Posted by Olivia on Friday, February 17th, 2012
A recent study published in the British Medical Journal suggests that fried foods cooked in olive oil might not contribute to heart disease. A large scale study of over 40,000 Spanish participants, over the course of 11 years, found that consumption of fried foods didn’t seem to increase the chances of developing coronary disease. The fried foods, which totaled for about 7% of the participants’ daily intake, were mostly cooked in olive oil.
Researchers were quick to note, however, that this study suggests only a possibility that foods fried in olive oil don’t harm the heart, but they don’t conclude this as direct fact. Another possible explanation for why the fried foods didn’t contribute to heart disease is that the foods themselves may have been largely fish, which are rich in heart-protective omega-3 fats.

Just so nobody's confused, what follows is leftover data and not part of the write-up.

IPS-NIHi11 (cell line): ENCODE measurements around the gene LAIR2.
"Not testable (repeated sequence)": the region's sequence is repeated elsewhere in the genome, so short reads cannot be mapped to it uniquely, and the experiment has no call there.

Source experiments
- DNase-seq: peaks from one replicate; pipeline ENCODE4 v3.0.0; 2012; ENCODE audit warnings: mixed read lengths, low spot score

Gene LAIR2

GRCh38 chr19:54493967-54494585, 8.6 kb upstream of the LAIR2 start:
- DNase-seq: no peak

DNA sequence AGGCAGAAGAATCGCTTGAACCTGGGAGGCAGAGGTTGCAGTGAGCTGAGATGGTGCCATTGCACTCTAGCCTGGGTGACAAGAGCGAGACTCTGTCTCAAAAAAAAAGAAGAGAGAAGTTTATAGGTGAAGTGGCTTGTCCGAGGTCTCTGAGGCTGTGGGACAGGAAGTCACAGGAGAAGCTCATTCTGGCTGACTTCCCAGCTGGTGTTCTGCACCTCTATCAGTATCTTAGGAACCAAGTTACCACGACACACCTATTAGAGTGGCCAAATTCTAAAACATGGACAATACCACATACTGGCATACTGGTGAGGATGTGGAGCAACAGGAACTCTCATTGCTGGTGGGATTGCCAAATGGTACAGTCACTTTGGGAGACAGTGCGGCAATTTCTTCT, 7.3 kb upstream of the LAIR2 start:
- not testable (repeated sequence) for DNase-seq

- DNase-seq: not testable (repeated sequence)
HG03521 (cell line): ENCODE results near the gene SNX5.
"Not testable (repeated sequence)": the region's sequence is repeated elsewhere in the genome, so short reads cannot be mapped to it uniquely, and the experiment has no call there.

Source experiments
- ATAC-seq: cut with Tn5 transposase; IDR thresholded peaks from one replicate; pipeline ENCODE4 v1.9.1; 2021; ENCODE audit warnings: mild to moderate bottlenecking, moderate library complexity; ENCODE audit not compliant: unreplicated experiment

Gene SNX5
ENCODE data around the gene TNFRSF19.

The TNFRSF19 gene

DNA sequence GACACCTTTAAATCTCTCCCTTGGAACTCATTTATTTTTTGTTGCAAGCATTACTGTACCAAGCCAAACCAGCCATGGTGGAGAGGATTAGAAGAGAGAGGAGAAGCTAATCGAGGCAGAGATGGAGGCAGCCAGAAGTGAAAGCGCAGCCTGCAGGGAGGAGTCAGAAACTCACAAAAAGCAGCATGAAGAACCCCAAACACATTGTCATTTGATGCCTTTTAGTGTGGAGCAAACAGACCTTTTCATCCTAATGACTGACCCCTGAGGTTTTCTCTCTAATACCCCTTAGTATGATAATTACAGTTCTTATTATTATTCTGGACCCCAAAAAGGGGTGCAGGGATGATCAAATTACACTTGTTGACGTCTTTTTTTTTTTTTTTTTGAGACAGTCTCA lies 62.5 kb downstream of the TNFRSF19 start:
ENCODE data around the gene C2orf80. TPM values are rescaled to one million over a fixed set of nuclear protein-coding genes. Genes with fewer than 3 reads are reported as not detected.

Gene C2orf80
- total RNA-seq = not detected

Critics are also concerned of the possible harmful effects of heating olive oil to high temperatures while frying. Once the smoke point of a fat is reached from a certain temperature, the fat itself can become carcinogenic. For those concerned about cooking with olive oil, you can learn about what temperatures are safe to cook with here.
While there needs to be more research into how foods fried in olive oil contribute to heart health, one thing is certain: olive oil itself provides heart protective benefits, and if paired with omega-3 rich fish and seafood, the protective powers become even stronger.
For recipes using heart-protective seafood and olive oil, try the following: